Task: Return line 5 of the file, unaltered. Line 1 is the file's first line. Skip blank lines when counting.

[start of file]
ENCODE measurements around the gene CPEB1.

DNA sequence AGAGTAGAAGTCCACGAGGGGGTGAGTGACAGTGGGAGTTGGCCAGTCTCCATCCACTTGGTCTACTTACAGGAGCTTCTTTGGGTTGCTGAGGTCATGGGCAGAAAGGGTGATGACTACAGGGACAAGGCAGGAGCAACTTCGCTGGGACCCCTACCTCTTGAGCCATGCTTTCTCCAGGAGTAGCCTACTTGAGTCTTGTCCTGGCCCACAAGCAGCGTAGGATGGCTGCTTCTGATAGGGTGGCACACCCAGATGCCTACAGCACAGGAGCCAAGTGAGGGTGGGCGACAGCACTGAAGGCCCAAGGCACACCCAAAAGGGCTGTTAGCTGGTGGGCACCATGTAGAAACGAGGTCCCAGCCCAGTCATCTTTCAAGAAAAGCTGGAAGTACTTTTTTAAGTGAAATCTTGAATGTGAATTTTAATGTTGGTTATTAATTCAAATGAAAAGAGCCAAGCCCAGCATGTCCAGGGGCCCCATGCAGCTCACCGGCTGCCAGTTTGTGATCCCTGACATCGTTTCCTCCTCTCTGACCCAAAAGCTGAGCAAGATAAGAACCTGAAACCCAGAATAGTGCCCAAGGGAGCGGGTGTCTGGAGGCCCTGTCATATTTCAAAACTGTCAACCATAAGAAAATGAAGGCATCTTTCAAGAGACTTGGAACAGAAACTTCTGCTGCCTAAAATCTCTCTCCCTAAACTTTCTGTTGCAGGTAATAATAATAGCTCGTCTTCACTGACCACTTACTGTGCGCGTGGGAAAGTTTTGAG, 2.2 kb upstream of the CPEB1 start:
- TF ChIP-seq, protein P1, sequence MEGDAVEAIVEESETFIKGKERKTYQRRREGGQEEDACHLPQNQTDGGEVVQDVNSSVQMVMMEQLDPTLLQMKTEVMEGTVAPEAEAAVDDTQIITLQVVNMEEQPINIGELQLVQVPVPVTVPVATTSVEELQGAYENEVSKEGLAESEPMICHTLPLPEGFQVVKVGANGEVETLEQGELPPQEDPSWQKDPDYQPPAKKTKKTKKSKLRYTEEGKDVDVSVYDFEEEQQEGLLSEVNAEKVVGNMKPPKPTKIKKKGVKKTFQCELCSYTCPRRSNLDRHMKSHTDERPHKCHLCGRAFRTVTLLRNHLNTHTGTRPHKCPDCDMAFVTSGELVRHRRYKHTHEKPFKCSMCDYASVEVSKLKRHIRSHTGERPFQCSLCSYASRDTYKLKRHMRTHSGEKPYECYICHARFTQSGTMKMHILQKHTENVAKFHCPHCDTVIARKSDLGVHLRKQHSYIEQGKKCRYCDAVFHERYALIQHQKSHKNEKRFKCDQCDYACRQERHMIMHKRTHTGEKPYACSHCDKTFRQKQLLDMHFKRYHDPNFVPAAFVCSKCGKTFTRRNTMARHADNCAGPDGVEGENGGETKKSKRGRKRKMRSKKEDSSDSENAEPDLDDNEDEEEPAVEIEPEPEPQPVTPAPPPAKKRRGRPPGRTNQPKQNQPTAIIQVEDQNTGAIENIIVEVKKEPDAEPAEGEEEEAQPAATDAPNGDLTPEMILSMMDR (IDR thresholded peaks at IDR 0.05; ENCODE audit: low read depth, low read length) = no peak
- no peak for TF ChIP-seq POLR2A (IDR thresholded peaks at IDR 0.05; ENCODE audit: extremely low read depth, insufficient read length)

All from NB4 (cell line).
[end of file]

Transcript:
All from NB4 (cell line).